At The Writer’s Cooperative, results from a survey taken by 700+ writers. Have you published a novel, are you working on a novel right now, did you study creative writing, are you part of a writer’s group online, off line, etc.
It’s mildly interesting. The most interesting thing to me is that a pretty large minority of respondents said they actively write on multiple devices. This seems strange to me. I would be annoyed if I had to continuously merge one document with another, or worse, one type of file with another.
A majority of respondents use Word. Well, sure. Why not? Everybody’s got it on their computer, everyone already knows how to use it, when you send a copy to somebody as a Word attachment, they’ll be able to open it and read it and it will look right without having to fiddle with it. Or if they want to change the font or spacing or something, that’s easy and they already know how to do it.
(I know “everyone” is a tiny bit of an exaggeration, but I don’t think it’s a huge exaggeration for people who have finished a novel.)
The survey was done by people who develop software for writers. Tough gig, probably, when dedicated software meant specifically for writers strikes me — and I’m sure I’m not alone here — as totally unnecessary. I’m sure I’m not the only one who steps back from learning how to use a new program when I already have a perfectly good program in Word.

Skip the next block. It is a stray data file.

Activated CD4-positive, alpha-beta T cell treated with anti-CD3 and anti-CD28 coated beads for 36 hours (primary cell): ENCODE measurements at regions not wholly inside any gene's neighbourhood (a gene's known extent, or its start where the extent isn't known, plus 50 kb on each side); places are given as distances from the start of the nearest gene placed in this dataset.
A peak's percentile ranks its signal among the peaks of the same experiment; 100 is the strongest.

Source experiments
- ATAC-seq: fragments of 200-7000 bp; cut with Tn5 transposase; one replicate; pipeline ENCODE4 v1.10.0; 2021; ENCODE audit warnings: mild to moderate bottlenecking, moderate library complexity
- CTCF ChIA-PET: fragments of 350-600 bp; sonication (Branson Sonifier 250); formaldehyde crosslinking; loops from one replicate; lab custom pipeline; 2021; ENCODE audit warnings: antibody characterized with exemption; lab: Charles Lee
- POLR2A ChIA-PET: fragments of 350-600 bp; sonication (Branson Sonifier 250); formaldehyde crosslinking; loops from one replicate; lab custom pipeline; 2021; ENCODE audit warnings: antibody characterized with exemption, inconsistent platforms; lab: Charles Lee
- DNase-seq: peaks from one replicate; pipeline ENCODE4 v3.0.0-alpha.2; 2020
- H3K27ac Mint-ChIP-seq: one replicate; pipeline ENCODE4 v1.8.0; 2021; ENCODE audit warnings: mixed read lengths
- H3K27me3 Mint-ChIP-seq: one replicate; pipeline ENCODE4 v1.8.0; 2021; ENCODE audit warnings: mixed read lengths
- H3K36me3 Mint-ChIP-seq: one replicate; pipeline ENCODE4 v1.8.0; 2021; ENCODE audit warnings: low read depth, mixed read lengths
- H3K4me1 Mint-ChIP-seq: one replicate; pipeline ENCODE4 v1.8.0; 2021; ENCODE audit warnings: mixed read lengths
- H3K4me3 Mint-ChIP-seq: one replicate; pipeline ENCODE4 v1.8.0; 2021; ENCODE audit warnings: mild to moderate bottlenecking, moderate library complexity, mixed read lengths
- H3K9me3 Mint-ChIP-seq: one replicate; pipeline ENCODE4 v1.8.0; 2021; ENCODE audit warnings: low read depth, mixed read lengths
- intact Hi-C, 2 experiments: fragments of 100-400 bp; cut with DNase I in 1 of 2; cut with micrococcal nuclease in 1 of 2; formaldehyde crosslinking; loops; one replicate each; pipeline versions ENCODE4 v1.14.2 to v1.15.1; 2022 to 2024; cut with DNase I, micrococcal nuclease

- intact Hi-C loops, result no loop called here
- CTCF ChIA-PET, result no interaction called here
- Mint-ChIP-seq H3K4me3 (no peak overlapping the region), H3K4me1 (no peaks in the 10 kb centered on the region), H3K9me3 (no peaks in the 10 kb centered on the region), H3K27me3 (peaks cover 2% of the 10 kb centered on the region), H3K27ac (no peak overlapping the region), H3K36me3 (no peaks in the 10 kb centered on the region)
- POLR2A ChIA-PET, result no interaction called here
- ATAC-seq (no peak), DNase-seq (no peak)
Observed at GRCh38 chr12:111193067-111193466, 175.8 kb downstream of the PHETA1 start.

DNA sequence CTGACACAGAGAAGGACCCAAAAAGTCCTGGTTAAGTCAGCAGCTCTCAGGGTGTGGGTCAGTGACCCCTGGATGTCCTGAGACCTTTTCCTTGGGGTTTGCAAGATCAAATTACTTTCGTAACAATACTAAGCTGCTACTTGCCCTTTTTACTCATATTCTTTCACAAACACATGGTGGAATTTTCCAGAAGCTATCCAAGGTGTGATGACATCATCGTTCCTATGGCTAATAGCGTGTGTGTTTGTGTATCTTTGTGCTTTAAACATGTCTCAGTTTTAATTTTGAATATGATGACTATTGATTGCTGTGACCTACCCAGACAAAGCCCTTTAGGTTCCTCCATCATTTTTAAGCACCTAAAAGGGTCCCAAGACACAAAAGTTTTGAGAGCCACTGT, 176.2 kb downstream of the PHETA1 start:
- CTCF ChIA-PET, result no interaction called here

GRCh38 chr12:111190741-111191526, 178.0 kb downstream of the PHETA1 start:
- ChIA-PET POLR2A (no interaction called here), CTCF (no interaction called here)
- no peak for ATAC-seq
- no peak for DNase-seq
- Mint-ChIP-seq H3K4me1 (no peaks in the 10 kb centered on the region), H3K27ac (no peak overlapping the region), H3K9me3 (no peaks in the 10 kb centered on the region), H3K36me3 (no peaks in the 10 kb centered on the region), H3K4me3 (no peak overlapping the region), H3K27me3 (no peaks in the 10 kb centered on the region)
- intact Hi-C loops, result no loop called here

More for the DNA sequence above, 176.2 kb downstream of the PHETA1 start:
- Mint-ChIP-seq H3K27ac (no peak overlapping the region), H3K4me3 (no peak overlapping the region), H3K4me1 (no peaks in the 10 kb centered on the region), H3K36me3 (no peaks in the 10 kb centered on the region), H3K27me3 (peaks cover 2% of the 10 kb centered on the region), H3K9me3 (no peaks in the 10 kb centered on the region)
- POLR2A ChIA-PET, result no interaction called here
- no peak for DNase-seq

Strangest comment, imo:
A number of writers are hesitant to study creative writing, seeing it as an art that should not require outside teaching or mentoring. What they often forget is that in every other art form (painting, sculpting, music, etc.) it is normal and even expected that beginners will learn the basics of their art in a college setting or from an expert. Why should novel writing be any different?
The question did not ask anything that would allow evaluation of writer’s attitudes toward creative writing classes. It was just a straight up Did you study Creative Writing. Also, I think the authors of the survey might take note of the large proportion of writers who did not study Creative Writing and re-evaluate their assumption that these classes are helpful.
Especially since Creative Writing programs are famously hostile to genre writing. I don’t know if they really are; I never took any creative writing classes, as far as I can remember. But to the extent that they assume Literary Is It, of course they will turn off everyone who doesn’t like Literary.
Still, it’s always interesting to see results from surveys like this, even if the survey seems to have some flaws.